Cruciferous vegetables consumption and the risk of ovarian cancer: a meta-analysis of observational studies
© Han et al.; licensee BioMed Central Ltd. 2014
Received: 9 December 2013
Accepted: 21 December 2013
Published: 20 January 2014
To quantify the effect of cruciferous vegetable consumption on the incidence of ovarian cancer by meta-analyzing the existing observational studies and provides quantitative and high-level evidence.
A detailed literature search of Medline and EMBASE for all relevant papers published. A meta-analysis was conducted for the association between cruciferous vegetable consumption and risk of ovarian cancer.
A total of 4,306 cases in 375,562 controls in 11 independent studies were identified in this current meta-analysis. The result of this current meta-analysis, including 6 case-control and 5 cohort studies, indicated that cruciferous vegetable intake was associated with a reduced risk of ovarian cancer. Cruciferous vegetable consumption was associated with a reduced risk of ovarian cancer in case-control studies (RR=0.84; 95% CI, 0.75-0.94) but not in cohort studies (RR=1.00; 95% CI, 0.85-1.11).
The results from this meta-analysis of observational studies demonstrate that cruciferous vegetable consumption is a prospective factor of the ovarian cancer. However, more in-depth studies are warranted to report more detailed results, including other specific vegetables within the cruciferous vegetable family.
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It was reported that ovarian cancer is the eighth most common cancer and the fifth most common cause of cancer death in women in the developed countries . Usually it is diagnosed at an advanced stage and, therefore, despite improvements in treatment, the survival rate remains low at less than 45% after 5 years [1–4]. Marked geographic variation in incidence rates suggests an important role of behavioral and potentially modifiable factors such as diet in ovarian cancer development. However, there is no clear etiologic role of dietary intake in ovarian cancer . Some epidemiological studies have shown that high consumption of vegetables reduces the risk of ovarian cancer; however, daily intake of red meat was significantly associated with the risk of ovarian cancer [6, 7]. It is important to detect the harmful or protective factors for the ovarian cancer. The realization of the relationship between the modifiable epidemiological factors and risk of ovarian cancer would provide a more effective strategy for the cancer prevention in the future.
Cruciferous vegetables are a special group of vegetables named for their cross-shaped flower petals, including cabbage, broccoli, brussels sprouts, cauliflower and other members of the family. There is accumulating evidence that cruciferous vegetable consumption may lower the risk for several types of cancers . Although several epidemiological studies have focused on the association between cruciferous vegetable intake and ovarian cancer risk, their conclusions have been inconsistent. Meta-analysis is a useful statistical tool to pool the relevant studies together and gain a more powerful conclusion [9, 10]. The meta-analysis was also used in the search for potential causes of ovarian cancer. We therefore conducted a meta-analysis of all published studies to gain a better understanding of the relationship between cruciferous vegetables and ovarian cancer risk.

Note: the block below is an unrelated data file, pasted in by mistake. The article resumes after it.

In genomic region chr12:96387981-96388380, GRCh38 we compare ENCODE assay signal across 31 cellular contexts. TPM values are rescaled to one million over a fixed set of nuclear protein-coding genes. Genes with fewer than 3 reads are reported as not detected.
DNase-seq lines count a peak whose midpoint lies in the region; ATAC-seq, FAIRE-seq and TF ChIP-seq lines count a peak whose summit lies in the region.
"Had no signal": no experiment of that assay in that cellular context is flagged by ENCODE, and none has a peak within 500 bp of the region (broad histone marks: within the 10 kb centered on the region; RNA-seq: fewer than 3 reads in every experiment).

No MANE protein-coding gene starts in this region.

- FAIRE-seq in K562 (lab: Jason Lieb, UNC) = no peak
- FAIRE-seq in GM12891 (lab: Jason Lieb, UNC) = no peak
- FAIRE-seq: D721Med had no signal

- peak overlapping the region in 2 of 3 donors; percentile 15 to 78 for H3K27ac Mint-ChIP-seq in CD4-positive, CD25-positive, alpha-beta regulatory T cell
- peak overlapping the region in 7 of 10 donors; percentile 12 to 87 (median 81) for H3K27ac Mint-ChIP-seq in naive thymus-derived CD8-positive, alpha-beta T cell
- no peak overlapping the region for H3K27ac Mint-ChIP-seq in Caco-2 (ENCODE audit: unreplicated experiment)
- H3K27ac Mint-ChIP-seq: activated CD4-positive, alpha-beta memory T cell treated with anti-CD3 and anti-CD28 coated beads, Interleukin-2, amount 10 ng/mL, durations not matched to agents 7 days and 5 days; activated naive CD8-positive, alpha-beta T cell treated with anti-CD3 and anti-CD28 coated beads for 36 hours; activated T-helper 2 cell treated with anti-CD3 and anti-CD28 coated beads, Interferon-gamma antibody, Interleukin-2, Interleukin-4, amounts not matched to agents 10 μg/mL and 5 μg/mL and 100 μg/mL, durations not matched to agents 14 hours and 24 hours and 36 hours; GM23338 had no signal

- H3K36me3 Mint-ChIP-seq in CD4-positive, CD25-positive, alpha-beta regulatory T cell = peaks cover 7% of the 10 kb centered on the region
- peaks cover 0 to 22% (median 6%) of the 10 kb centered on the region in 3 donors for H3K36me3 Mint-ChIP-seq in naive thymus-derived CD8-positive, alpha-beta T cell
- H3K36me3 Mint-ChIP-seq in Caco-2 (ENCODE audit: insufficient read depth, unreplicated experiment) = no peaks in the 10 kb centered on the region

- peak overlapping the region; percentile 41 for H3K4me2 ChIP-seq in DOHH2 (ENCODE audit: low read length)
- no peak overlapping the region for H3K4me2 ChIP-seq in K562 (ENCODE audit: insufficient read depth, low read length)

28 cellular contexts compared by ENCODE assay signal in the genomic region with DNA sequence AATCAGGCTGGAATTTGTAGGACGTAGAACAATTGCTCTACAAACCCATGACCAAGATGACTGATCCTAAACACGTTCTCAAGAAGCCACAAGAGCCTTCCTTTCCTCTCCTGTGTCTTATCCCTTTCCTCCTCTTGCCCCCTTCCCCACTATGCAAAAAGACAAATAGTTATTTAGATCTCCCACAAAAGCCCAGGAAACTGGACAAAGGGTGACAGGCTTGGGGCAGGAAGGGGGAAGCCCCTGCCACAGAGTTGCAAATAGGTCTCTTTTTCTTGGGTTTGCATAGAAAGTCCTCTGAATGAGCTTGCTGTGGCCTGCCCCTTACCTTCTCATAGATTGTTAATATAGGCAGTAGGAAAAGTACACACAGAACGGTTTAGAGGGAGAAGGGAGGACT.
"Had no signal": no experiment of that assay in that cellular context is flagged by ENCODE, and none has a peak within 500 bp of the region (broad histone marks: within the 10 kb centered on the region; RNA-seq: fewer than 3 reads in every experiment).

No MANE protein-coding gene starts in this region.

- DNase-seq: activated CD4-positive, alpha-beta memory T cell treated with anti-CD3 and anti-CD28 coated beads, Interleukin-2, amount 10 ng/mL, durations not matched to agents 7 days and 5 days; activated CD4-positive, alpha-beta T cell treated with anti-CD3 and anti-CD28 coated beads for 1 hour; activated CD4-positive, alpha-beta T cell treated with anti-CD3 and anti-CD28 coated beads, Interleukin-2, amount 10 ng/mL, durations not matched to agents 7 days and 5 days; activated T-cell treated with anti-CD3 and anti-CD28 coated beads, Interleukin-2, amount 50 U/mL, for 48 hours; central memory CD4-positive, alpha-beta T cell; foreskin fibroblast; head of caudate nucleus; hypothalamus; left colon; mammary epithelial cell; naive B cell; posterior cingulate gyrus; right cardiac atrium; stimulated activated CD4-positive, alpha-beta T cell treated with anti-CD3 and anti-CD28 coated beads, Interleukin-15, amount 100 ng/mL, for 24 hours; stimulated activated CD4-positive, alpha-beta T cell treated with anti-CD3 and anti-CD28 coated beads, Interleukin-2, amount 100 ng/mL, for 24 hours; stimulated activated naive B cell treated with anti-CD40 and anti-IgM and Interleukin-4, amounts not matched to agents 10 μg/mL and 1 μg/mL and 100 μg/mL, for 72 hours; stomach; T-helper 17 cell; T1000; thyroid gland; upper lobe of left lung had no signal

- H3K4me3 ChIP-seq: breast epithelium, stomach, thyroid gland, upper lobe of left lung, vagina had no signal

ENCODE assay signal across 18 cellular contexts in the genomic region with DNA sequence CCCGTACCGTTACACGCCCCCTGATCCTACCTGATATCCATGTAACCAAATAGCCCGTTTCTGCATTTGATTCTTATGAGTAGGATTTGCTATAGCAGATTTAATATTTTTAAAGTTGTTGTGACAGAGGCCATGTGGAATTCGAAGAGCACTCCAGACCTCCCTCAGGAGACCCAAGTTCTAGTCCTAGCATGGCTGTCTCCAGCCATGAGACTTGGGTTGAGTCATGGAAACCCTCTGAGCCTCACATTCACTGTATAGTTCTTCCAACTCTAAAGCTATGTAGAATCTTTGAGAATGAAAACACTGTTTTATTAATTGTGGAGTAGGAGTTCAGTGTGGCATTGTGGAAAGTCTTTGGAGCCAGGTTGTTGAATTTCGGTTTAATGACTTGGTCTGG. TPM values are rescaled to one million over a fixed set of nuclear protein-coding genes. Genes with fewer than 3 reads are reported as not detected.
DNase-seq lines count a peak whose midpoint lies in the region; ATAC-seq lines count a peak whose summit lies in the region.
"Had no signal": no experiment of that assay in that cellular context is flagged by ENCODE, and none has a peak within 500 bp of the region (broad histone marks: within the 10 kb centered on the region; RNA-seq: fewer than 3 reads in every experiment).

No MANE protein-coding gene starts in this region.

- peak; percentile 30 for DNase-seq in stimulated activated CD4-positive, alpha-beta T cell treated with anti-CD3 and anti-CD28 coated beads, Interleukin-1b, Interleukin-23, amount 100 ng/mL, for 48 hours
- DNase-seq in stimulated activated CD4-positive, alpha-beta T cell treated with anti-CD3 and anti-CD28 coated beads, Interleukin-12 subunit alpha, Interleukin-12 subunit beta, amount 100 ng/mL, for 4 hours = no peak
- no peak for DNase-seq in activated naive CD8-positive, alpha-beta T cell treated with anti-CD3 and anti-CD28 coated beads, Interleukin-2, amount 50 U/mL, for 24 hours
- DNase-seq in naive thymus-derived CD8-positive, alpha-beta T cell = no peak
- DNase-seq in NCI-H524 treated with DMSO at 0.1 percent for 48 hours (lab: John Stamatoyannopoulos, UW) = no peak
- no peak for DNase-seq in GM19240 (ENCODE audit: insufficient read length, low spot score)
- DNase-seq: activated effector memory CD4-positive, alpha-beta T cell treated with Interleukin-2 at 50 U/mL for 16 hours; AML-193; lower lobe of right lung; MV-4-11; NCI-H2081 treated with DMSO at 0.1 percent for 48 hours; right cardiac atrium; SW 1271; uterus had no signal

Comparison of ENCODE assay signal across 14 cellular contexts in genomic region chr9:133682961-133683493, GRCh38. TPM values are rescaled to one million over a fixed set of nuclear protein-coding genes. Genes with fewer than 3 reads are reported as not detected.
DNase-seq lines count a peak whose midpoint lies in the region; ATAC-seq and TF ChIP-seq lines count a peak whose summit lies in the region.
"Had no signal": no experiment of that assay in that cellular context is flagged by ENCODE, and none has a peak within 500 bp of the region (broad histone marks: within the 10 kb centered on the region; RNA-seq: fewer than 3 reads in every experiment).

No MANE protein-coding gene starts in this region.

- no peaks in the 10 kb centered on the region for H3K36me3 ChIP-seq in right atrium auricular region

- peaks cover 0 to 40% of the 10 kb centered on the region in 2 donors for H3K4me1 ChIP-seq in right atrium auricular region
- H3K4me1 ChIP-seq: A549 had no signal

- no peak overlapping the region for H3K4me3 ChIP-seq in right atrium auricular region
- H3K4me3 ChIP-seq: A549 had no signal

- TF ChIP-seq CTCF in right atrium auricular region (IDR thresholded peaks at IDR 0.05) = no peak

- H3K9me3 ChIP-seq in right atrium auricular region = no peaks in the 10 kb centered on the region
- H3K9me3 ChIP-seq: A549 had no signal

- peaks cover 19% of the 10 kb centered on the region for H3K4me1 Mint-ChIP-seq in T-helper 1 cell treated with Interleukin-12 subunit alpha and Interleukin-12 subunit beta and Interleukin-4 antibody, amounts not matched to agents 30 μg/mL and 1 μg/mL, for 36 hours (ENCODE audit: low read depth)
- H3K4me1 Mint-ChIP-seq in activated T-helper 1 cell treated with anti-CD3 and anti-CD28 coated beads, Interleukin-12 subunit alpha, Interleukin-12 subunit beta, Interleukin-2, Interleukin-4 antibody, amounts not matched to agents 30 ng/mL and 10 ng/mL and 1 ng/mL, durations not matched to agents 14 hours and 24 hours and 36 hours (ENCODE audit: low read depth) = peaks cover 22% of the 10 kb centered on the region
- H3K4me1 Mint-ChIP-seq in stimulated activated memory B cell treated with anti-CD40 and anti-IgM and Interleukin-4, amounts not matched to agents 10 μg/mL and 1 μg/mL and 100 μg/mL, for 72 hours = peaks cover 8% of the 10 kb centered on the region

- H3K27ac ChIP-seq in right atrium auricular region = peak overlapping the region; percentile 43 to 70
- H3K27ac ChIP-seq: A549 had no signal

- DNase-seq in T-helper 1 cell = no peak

Search strategy and inclusion criteria
We followed the Meta-Analysis of Observational Studies in Epidemiology (MOOSE)  and Preferred reporting items for systematic reviews and meta-analyses (PRISMA)  guidelines in conducting this meta-analysis. A systematic literature search was conducted through two electronic databases (Medline and EMBASE) until Dec. 5, 2013. The key words “cruciferous vegetable*” or “brassica”, “diet” and “ovarian cancer” were searched as text word and exploded as medical subject headings (MeSH) where possible. The reference lists of relevant articles were reviewed for the additional studies. No language or other restrictions were set in the literature search or the inclusion criteria. If additional data was required, the corresponding authors will be contacted.
The studies were be considered included if they met the following inclusion criteria: 1) studies reported the association between cruciferous vegetable intake and risk of ovarian cancer; 2) studies obtained a case–control or cohort study design; 3) the value of relative risk (RR), odds ratio (OR) with 95% confidence intervals (CI) or the raw data to calculate them were reported.
Data extraction and assessment of study quality
The data extraction was conducted via a standardized data extraction form, collecting information on the name of first author, the publication year, study design, number of cases and controls, sample size, study site, adjustments of the confounding factors, and the OR/RR value with 95% CI. When the OR or RR was not reported in the article, the RR with 95% CI with the raw data and no confounding factors were adjusted.